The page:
• Venezuela

      All activities related to oil, even if carried out by mixed companies, require a concession. All activities related to gas require either a concession, referred to as a “licence”, which is required for exploration, production, and transportation, or a permit, which is required for gas distribution. The main difference between a licence and a permit is that, unlike a concession, upon expiration of a licence, the assets deployed in the licensed activity revert to the state in exchange for no compensation, since the value of those assets are deemed to have been amortised during the life of the licence.

    • Venezuela

      The Ministry of Petroleum is the entity with oversight over the oil and gas industry. The national gas entity (Enagas) has some oversight and regulatory powers over the gas sector, but it is mainly an advisory and technical body.

    • Venezuela

      They are granted by the Republic through the Ministry of Petroleum and require approval by the National Assembly. Joint exploration agreements or some other type of association agreements are not specifically contemplated under the law.

    • Venezuela

      • Oil: Concessions are granted via bidding processes. More specifically, participation of less than 50 per cent in mixed companies have recently been awarded to consortia formed by local and foreign investors through bidding processes for several blocks in southern Venezuela that form part of the Carabobo basin.
      • Gas: Concessions are tendered via bidding processes.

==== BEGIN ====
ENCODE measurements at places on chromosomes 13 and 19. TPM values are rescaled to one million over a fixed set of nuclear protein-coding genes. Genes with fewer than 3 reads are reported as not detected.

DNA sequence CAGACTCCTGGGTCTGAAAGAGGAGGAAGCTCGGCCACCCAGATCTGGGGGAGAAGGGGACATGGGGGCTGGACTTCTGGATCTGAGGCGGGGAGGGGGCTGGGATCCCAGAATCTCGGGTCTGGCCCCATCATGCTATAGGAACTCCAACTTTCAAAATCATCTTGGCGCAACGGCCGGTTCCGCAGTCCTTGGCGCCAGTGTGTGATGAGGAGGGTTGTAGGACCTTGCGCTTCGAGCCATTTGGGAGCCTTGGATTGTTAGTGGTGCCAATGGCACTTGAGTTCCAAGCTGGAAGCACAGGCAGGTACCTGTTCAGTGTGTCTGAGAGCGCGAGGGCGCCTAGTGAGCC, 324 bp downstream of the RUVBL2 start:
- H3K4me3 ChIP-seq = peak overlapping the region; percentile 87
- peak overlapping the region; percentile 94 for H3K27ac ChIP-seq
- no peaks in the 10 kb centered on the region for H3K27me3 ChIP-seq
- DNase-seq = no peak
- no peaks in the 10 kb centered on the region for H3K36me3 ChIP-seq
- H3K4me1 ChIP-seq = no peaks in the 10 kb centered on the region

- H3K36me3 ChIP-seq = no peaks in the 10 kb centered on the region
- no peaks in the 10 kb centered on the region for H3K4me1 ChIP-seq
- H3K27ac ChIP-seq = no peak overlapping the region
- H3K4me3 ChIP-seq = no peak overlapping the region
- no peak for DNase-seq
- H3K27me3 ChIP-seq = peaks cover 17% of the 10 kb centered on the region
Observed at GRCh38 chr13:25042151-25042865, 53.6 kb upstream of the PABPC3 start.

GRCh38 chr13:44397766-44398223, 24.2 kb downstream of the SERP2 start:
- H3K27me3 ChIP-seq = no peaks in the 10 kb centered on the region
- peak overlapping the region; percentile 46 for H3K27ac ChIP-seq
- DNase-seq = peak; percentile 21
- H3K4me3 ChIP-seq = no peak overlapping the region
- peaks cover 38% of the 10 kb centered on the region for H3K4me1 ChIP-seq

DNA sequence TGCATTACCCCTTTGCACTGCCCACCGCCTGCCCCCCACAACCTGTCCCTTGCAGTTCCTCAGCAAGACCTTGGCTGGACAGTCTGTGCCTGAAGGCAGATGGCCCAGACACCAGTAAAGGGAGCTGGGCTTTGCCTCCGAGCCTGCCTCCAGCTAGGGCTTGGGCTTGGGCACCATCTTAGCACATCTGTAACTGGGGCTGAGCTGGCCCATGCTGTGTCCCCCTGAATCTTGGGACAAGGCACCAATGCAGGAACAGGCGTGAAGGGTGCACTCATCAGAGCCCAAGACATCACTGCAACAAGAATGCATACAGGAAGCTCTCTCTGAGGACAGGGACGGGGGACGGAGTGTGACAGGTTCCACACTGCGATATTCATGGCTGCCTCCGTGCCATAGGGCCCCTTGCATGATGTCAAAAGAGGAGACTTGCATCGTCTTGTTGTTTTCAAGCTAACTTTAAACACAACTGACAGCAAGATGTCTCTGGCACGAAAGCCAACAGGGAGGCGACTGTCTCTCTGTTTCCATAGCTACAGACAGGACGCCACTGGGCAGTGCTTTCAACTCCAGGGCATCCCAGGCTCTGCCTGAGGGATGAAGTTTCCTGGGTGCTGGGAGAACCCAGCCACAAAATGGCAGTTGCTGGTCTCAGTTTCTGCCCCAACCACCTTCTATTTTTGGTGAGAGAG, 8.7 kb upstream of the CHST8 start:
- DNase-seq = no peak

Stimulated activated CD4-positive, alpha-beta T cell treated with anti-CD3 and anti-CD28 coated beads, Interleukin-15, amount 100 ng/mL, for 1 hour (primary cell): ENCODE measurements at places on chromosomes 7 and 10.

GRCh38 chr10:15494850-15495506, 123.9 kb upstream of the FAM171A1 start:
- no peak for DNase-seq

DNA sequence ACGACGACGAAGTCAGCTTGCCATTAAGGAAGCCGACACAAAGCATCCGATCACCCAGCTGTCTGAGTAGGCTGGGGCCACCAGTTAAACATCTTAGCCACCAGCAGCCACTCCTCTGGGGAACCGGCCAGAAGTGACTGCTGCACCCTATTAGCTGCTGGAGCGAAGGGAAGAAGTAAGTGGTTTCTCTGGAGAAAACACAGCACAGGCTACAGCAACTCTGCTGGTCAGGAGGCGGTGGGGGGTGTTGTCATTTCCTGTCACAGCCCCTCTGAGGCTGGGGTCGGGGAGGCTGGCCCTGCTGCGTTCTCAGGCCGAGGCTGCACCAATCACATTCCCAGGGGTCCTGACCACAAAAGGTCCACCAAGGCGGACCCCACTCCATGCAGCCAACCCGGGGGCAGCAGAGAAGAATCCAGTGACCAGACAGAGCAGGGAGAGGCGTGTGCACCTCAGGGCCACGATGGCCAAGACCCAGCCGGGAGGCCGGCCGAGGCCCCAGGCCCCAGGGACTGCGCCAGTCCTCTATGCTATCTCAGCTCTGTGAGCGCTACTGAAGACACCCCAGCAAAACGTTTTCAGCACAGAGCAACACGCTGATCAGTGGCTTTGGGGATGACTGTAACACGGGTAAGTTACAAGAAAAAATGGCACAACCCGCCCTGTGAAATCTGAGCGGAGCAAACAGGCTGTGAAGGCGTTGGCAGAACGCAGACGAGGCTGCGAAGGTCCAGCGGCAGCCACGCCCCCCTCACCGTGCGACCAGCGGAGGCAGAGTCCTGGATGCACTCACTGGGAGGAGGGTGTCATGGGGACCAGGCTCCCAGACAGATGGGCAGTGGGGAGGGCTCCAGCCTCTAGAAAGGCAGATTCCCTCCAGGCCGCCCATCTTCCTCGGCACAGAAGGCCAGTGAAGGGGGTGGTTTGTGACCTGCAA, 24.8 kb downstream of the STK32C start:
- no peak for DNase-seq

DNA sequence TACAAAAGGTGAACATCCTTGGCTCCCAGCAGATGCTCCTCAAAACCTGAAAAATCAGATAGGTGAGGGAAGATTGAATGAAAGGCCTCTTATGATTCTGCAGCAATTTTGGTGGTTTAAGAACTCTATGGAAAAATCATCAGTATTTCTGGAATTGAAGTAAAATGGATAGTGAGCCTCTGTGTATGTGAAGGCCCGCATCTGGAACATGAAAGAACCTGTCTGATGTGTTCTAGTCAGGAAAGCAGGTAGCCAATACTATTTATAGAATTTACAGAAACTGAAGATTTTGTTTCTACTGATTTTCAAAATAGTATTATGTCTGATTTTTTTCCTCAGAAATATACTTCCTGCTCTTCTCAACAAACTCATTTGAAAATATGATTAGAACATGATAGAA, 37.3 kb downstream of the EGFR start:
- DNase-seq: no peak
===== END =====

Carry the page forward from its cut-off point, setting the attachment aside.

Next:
• Venezuela

      Generally, there are no minimum local content requirements related to international bidding processes. This matter is normally handled on a case-by-case basis under the conditions issued for the bidding processes. Normally, if the bidding process involves a highly specialised service, the local content will not be a requirement.

    • Venezuela

      • Oil: The restrictions are applicable to foreigners and Venezuelans alike, which may only hold less than a 50 per cent equity participation in any mixed company engaged in primary activities.
      • Gas: There are no restrictions based solely on nationality applicable to activities in the gas sector.
    • Venezuela

      Privately owned national companies (that are not wholly owned by the state which are free to perform “primary” oil and associated gas activities) are subject to the same restrictions explained with respect to the foreign participation. Therefore, they may hold less than 50 per cent stake in a mixed company. See question 9.

    • Venezuela

      As previously explained, the state either directly, or through mixed companies, is awarded exploration and exploitation concessions. Under the law only the mixed companies (or companies wholly owned by the state) will be the “operating company”. Therefore, the operating company will be controlled by the state.

    • Venezuela

      The federal government is compensated via royalties, which are paid by the mixed company to the state at a rate of: